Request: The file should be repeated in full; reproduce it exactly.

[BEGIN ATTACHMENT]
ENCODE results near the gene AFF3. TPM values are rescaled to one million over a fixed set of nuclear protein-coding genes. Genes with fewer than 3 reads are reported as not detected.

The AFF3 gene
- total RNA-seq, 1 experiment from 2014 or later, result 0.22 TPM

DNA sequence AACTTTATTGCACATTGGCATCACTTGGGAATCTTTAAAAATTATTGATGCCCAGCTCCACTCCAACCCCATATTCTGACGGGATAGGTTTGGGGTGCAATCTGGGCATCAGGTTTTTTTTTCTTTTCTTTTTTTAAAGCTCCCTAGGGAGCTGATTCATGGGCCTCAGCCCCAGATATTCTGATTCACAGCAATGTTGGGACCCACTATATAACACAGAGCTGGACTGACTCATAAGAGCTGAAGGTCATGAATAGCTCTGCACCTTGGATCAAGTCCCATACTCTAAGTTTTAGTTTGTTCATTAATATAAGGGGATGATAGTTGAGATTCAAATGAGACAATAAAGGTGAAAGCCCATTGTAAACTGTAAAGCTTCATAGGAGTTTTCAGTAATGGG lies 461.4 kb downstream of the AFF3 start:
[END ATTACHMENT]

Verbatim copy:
ENCODE results near the gene AFF3. TPM values are rescaled to one million over a fixed set of nuclear protein-coding genes. Genes with fewer than 3 reads are reported as not detected.

The AFF3 gene
- total RNA-seq, 1 experiment from 2014 or later, result 0.22 TPM

DNA sequence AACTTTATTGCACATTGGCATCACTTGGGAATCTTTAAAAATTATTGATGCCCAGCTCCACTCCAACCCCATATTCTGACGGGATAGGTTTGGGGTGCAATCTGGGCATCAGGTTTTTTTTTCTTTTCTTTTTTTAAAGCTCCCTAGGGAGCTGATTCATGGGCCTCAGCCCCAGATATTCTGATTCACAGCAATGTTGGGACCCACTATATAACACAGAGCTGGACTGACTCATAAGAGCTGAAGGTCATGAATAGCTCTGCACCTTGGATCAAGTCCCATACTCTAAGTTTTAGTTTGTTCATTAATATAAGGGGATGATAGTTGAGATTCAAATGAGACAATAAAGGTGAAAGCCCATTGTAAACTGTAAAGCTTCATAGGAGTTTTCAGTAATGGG lies 461.4 kb downstream of the AFF3 start: